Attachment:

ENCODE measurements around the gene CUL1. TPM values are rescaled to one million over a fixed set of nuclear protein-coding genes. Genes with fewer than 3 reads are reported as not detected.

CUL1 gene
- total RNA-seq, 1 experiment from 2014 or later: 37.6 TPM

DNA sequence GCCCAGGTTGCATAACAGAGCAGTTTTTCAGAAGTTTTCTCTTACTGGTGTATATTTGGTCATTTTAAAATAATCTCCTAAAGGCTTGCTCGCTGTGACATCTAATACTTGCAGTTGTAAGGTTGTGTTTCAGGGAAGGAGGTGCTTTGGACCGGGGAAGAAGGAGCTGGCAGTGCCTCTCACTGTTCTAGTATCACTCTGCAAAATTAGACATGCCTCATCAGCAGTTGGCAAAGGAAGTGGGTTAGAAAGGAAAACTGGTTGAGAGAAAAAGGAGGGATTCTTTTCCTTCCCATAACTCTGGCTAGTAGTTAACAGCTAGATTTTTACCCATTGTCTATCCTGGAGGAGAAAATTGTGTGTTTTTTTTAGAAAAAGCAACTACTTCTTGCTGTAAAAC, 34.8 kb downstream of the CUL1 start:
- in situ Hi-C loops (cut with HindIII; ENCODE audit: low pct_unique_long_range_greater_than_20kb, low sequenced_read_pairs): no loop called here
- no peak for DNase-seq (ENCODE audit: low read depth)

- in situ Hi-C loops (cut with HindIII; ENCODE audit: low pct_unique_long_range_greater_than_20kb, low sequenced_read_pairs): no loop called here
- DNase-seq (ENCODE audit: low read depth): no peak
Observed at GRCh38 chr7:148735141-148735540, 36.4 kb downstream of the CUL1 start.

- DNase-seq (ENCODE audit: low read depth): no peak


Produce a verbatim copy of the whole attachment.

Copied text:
ENCODE measurements around the gene CUL1. TPM values are rescaled to one million over a fixed set of nuclear protein-coding genes. Genes with fewer than 3 reads are reported as not detected.

CUL1 gene
- total RNA-seq, 1 experiment from 2014 or later: 37.6 TPM

DNA sequence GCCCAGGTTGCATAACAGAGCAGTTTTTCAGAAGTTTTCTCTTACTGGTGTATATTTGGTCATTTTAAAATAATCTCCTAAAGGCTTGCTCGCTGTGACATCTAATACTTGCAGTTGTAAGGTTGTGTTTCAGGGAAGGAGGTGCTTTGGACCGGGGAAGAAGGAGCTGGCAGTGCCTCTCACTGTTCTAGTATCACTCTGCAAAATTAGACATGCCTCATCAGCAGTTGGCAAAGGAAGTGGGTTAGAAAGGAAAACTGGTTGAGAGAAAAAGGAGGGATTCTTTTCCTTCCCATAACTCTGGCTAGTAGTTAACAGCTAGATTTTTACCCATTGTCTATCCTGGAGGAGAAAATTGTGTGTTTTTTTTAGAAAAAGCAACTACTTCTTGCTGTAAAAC, 34.8 kb downstream of the CUL1 start:
- in situ Hi-C loops (cut with HindIII; ENCODE audit: low pct_unique_long_range_greater_than_20kb, low sequenced_read_pairs): no loop called here
- no peak for DNase-seq (ENCODE audit: low read depth)

- in situ Hi-C loops (cut with HindIII; ENCODE audit: low pct_unique_long_range_greater_than_20kb, low sequenced_read_pairs): no loop called here
- DNase-seq (ENCODE audit: low read depth): no peak
Observed at GRCh38 chr7:148735141-148735540, 36.4 kb downstream of the CUL1 start.

- DNase-seq (ENCODE audit: low read depth): no peak